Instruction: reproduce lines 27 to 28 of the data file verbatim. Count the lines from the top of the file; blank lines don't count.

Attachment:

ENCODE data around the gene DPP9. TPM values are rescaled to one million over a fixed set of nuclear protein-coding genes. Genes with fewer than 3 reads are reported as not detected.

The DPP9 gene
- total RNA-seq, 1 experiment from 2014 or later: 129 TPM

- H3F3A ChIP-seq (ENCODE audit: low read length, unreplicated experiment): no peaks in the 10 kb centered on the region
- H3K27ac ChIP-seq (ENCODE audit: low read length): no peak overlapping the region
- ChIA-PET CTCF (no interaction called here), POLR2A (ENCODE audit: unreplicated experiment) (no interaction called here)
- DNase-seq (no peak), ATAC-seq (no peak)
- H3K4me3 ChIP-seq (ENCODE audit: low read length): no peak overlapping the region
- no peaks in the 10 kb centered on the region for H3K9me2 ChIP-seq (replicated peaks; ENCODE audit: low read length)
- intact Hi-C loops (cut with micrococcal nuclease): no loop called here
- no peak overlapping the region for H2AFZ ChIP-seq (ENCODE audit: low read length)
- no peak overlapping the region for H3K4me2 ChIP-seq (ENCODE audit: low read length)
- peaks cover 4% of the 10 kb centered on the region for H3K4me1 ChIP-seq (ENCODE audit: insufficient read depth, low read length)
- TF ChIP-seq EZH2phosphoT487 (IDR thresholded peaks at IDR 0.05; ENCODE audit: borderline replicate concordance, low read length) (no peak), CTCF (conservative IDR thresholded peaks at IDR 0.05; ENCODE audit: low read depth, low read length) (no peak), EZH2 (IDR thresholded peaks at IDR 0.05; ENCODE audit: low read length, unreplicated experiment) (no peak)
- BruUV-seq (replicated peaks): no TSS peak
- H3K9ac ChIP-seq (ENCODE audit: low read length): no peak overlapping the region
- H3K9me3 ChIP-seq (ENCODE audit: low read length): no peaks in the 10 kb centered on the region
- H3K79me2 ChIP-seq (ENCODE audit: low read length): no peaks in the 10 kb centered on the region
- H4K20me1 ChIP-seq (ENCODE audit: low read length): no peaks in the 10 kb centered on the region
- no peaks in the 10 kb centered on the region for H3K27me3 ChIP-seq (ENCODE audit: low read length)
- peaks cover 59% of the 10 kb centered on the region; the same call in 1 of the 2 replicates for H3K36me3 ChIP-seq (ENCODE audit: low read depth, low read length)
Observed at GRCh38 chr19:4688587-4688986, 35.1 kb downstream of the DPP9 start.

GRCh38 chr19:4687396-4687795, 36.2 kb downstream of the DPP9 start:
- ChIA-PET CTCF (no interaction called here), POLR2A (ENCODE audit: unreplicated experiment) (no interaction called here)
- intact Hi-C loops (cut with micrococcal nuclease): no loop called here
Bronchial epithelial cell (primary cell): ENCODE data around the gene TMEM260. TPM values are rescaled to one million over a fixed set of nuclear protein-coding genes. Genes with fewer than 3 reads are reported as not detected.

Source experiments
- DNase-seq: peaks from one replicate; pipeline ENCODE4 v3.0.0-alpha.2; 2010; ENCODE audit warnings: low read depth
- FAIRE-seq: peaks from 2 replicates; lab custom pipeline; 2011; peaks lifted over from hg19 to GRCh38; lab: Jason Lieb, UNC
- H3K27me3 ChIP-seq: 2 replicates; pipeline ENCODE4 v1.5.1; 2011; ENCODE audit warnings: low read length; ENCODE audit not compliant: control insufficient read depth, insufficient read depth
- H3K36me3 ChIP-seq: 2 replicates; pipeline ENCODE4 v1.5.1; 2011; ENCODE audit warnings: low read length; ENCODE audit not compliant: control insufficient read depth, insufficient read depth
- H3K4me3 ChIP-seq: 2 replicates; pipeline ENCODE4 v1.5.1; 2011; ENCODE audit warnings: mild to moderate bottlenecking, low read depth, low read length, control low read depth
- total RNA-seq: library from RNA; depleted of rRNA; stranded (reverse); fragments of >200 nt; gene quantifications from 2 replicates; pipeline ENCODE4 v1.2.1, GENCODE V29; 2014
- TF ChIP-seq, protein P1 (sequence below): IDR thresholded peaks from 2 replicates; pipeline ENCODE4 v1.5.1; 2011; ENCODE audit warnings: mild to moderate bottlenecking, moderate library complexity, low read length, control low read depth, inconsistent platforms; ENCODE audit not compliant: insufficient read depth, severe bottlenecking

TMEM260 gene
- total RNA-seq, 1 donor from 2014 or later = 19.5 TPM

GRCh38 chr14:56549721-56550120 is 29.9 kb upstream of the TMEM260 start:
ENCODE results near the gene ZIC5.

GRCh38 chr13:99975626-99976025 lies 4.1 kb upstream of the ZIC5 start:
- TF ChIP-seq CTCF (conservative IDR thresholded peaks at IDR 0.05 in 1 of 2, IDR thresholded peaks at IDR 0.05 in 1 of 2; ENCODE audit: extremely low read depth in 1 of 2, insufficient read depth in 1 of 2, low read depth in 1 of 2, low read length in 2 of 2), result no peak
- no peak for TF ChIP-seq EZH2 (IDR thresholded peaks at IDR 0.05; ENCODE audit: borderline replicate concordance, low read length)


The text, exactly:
Source experiments
- DNase-seq: peaks from one replicate; pipeline ENCODE4 v3.0.0-alpha.2; 2010; ENCODE audit warnings: low read depth